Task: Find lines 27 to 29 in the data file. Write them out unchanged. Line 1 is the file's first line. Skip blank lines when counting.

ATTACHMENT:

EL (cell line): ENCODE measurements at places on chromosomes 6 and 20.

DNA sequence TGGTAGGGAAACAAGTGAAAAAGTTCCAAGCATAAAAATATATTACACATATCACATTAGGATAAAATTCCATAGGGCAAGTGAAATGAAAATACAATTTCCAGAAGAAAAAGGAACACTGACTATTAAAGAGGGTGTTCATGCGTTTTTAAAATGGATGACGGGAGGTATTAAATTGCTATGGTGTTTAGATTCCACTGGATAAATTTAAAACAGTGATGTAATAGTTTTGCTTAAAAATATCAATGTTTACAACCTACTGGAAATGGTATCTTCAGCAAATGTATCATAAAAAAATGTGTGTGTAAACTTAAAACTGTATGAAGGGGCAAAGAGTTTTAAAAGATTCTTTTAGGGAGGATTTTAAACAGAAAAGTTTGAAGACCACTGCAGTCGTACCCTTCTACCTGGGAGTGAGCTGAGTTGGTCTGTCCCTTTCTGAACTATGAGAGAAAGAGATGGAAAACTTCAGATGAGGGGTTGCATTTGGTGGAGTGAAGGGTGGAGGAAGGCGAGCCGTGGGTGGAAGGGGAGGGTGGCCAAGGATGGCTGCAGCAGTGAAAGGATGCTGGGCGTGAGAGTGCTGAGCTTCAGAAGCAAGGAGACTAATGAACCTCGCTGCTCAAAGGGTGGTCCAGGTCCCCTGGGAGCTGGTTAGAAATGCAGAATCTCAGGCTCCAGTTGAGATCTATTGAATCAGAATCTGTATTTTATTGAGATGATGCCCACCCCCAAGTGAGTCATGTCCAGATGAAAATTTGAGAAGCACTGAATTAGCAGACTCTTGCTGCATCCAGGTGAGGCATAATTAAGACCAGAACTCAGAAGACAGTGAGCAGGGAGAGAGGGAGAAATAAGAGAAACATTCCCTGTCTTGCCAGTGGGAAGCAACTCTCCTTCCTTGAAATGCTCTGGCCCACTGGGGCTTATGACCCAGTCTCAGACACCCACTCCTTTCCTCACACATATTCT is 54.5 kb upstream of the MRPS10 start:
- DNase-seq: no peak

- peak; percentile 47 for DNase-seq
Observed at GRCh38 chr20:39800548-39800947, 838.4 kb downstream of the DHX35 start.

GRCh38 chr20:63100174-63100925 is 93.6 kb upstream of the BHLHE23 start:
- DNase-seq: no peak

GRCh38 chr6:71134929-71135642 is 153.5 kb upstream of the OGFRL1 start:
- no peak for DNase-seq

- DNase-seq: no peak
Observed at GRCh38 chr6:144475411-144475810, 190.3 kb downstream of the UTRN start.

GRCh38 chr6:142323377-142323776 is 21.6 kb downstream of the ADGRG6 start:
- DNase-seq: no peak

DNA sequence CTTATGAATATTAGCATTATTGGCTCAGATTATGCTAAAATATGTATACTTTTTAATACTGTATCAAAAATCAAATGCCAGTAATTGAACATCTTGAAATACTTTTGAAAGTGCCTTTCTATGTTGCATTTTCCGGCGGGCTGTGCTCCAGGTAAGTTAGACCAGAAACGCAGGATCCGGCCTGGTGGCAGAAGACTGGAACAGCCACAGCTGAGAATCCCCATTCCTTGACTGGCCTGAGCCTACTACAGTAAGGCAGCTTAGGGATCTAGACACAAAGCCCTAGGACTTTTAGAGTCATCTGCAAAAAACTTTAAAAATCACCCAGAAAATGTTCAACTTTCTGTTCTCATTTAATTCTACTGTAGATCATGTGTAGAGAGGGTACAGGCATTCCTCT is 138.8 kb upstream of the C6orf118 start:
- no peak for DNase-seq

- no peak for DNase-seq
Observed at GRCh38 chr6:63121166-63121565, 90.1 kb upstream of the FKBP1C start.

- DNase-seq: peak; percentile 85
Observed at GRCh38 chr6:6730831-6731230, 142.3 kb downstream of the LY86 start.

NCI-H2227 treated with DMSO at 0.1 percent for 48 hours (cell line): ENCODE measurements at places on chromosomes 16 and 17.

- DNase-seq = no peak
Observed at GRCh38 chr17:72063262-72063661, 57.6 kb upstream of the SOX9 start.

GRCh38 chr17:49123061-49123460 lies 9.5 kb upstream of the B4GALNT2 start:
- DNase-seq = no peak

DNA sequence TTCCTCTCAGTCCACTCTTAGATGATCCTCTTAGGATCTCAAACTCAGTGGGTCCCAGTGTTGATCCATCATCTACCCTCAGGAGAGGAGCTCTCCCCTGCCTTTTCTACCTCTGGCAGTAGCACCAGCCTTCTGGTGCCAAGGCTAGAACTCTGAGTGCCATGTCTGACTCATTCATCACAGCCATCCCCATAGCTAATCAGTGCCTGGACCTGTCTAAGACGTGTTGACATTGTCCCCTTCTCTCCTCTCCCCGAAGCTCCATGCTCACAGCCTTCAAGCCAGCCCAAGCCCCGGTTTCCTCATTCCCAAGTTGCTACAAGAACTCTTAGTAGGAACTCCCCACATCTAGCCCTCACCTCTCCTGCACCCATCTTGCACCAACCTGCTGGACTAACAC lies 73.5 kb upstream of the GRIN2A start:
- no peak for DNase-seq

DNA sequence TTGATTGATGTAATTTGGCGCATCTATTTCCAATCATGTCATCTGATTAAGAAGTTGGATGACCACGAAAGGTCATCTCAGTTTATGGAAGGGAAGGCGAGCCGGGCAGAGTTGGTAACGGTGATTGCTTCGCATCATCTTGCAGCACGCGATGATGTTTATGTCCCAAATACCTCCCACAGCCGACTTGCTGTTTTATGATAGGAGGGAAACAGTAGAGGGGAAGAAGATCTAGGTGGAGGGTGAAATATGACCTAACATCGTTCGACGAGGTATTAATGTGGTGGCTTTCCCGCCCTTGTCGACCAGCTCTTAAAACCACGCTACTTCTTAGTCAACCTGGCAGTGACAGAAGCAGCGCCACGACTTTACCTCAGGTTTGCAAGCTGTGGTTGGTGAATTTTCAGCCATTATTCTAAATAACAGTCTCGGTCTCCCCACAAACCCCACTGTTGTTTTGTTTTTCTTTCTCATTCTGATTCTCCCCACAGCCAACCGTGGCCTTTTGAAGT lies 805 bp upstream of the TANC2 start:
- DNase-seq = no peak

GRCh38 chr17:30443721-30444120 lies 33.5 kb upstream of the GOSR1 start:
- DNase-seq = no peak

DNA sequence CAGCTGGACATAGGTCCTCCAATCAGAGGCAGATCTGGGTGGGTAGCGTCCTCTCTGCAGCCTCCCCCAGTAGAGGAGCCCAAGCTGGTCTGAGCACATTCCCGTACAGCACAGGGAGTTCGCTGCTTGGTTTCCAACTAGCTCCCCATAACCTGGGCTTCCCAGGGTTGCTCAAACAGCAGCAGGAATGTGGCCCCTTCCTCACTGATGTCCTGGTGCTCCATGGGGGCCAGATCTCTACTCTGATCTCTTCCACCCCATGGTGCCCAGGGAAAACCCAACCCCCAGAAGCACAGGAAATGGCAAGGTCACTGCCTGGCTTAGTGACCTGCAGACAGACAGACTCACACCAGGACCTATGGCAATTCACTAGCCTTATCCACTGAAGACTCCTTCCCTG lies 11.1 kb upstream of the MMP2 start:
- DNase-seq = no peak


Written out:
DNA sequence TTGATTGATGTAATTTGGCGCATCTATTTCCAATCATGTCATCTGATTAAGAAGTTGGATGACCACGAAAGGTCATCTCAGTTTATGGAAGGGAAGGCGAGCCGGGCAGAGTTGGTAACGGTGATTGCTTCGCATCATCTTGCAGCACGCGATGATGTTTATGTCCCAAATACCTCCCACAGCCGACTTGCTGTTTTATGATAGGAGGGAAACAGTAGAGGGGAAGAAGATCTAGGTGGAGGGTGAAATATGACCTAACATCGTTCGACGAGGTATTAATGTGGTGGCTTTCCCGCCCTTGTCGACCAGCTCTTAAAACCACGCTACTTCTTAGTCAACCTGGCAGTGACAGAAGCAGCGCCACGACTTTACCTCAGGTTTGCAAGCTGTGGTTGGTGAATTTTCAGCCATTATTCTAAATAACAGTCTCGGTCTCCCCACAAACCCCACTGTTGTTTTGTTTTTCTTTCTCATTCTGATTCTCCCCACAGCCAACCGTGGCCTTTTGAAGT lies 805 bp upstream of the TANC2 start:
- DNase-seq = no peak

GRCh38 chr17:30443721-30444120 lies 33.5 kb upstream of the GOSR1 start: